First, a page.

This article traces the Israel Defence Forces (IDF) different perceptions of military education from the 1940s to the 2000s and discusses their place in the Israeli military strategy. It first compares the founding principles of Israeli military education with other concepts from around the world, and then examines the changes in the Israeli concept between the 1940s-1970s. Finally, it addresses some of the trends and challenges of the Education Corps from the mid-1970s onwards, which are still relevant today. The historical discussion starts with the educational doctrine of the Palmach, a pre-state military force established in 1941, and culminates in 2004, with the articulation of the military education doctrine in a formal document. The main argument is that the Israeli case presents a unique understanding of military education, which is important not only in historical context, but also in the wider context of the relationship between armed forces and society, and the never-ending question of what motivates the soldier to put his life in danger.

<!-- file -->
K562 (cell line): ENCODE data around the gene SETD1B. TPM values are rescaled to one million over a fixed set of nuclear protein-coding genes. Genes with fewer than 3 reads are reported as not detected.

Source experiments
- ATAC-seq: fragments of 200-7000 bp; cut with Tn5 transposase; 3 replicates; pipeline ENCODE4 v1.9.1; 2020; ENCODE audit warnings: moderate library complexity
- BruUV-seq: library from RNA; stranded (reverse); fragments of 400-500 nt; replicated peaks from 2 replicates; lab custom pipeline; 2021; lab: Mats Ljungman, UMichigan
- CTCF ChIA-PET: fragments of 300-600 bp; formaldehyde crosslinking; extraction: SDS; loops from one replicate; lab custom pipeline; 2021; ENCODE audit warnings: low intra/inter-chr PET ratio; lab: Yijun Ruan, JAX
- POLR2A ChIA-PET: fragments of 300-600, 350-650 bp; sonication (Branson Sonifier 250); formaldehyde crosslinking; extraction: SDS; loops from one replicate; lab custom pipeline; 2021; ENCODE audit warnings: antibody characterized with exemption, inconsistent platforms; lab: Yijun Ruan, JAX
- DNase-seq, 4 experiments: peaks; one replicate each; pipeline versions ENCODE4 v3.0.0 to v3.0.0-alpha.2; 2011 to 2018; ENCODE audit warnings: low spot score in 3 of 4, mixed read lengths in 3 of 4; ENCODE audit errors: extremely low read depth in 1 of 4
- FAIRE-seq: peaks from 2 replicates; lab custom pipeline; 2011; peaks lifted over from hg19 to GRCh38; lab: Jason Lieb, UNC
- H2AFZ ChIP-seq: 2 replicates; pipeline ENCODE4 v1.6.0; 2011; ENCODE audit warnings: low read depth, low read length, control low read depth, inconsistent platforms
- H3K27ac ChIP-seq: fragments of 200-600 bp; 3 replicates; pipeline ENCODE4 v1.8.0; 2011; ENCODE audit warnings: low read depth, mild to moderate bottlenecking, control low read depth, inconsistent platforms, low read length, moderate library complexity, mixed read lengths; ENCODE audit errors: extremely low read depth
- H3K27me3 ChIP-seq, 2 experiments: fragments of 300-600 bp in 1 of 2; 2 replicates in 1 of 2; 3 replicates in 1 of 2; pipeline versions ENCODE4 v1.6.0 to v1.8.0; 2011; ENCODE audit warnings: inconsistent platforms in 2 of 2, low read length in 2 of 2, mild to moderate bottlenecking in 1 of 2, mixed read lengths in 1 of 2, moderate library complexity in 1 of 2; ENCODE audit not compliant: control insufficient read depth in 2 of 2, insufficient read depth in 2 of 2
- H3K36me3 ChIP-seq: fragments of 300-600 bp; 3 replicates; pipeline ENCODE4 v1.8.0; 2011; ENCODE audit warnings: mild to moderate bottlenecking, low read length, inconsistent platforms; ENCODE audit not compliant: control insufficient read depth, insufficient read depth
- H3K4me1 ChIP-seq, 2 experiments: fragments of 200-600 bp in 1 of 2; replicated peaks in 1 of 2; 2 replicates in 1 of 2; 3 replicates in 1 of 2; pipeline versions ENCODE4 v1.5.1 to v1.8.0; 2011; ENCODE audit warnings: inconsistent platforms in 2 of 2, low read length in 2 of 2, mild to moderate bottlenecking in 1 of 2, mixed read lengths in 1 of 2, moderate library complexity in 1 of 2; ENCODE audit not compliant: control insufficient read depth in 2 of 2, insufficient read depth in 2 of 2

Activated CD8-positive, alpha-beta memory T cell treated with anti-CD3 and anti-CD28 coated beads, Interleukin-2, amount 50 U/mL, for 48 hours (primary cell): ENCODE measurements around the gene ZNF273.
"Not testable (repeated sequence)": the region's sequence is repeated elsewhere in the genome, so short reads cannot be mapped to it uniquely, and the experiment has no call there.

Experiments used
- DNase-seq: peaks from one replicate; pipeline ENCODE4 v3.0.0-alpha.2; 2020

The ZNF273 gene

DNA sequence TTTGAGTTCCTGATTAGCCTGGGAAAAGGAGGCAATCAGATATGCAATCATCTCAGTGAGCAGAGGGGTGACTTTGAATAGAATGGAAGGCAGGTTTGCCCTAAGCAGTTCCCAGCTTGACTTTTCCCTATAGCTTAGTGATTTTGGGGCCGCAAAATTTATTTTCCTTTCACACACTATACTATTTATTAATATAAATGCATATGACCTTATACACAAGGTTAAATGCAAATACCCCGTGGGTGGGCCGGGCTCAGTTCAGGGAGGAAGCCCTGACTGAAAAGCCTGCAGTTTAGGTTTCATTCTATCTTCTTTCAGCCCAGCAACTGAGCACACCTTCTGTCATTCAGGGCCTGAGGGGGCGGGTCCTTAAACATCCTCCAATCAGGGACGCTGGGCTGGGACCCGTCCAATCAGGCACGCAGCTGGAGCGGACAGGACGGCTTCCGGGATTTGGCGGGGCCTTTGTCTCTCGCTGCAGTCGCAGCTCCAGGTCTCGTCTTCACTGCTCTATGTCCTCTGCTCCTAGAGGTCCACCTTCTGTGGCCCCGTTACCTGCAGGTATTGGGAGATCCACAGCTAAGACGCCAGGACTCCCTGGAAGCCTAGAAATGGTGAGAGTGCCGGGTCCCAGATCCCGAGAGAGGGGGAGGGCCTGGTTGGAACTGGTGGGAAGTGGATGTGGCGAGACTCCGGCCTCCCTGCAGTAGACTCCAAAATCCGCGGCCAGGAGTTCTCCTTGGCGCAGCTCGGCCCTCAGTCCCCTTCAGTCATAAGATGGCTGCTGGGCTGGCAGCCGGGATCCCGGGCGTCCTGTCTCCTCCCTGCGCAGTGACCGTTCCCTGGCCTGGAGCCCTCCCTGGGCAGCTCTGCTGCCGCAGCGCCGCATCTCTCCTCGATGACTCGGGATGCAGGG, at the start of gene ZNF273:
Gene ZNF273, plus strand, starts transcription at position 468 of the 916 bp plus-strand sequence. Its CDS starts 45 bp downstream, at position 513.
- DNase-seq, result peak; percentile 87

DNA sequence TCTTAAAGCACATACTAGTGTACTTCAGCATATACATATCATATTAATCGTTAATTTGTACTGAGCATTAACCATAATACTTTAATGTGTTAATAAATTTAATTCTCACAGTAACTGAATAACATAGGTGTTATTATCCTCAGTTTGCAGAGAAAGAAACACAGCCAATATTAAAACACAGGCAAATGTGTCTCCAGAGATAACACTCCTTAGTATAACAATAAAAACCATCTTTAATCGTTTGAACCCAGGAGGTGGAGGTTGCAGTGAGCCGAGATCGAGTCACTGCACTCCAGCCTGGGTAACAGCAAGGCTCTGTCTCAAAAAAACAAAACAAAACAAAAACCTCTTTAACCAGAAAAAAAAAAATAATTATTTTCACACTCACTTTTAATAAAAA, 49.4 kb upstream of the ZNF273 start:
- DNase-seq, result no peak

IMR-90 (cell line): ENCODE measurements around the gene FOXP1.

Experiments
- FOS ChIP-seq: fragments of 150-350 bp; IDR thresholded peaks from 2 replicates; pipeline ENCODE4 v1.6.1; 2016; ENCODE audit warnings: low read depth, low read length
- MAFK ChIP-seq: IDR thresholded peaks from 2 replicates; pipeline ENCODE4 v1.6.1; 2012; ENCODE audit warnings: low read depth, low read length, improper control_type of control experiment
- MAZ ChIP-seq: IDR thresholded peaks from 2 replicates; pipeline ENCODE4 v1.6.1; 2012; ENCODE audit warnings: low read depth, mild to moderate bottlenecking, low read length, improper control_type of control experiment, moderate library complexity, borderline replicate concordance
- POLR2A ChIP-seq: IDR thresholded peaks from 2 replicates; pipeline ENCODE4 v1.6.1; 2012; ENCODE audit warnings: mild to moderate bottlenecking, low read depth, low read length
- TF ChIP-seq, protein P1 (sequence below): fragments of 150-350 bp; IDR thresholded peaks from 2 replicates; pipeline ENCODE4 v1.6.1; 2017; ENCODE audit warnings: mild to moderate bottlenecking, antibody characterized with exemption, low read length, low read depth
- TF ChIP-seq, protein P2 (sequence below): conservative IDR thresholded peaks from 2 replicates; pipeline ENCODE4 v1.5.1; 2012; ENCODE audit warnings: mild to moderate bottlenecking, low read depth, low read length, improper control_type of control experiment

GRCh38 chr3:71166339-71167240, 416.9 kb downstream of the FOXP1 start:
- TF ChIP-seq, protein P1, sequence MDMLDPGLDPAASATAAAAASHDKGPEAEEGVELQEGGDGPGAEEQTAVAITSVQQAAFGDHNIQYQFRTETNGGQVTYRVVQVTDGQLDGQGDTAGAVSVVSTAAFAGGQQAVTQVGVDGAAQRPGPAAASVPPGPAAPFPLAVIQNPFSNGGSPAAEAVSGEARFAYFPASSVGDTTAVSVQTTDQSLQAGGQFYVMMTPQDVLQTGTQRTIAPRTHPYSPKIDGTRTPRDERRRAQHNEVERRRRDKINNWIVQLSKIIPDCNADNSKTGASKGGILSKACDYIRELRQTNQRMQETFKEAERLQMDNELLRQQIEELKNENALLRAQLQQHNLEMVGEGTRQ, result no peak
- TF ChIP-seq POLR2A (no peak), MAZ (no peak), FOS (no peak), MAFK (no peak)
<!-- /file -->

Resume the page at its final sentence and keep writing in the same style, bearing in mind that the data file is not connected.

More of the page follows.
Bibliographical notePublisher Copyright:
© 2021 British Society for Middle Eastern Studies.